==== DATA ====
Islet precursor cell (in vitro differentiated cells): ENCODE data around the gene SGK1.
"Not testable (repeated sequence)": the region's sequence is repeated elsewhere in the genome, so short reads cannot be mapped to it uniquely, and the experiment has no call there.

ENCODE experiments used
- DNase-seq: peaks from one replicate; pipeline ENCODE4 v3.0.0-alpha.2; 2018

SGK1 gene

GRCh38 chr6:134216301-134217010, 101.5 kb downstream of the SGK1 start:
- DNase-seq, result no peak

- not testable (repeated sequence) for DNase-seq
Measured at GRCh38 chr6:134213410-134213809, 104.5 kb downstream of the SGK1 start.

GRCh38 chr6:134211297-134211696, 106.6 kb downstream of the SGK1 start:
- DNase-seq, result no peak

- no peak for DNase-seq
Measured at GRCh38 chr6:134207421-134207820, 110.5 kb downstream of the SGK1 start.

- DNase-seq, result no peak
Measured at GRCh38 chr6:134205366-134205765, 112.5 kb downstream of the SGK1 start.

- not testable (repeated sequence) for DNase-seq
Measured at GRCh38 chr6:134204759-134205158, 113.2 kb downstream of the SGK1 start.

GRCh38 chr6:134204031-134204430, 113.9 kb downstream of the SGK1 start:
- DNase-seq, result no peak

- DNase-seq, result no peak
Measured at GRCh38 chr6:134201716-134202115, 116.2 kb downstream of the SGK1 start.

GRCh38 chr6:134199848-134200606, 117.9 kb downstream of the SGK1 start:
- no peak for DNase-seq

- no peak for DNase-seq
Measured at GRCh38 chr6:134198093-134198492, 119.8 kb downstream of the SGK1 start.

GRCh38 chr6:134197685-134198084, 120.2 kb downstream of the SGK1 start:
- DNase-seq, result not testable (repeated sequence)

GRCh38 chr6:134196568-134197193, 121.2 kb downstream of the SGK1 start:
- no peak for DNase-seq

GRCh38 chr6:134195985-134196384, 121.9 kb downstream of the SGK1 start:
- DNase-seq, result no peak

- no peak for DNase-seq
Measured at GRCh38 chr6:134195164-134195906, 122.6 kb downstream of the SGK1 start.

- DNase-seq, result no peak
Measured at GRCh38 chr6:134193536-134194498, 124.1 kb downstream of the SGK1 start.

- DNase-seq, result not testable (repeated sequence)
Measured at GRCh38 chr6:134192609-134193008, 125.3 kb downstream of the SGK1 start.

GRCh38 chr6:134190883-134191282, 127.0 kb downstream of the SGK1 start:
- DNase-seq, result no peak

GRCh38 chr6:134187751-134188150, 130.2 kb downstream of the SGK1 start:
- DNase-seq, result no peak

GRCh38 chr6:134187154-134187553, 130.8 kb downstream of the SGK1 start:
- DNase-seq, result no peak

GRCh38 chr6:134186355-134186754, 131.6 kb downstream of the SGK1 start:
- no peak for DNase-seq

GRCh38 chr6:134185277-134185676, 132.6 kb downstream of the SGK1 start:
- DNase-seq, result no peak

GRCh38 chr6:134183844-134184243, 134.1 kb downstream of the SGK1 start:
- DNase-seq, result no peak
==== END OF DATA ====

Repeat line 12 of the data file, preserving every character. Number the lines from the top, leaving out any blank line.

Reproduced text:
- no peak for DNase-seq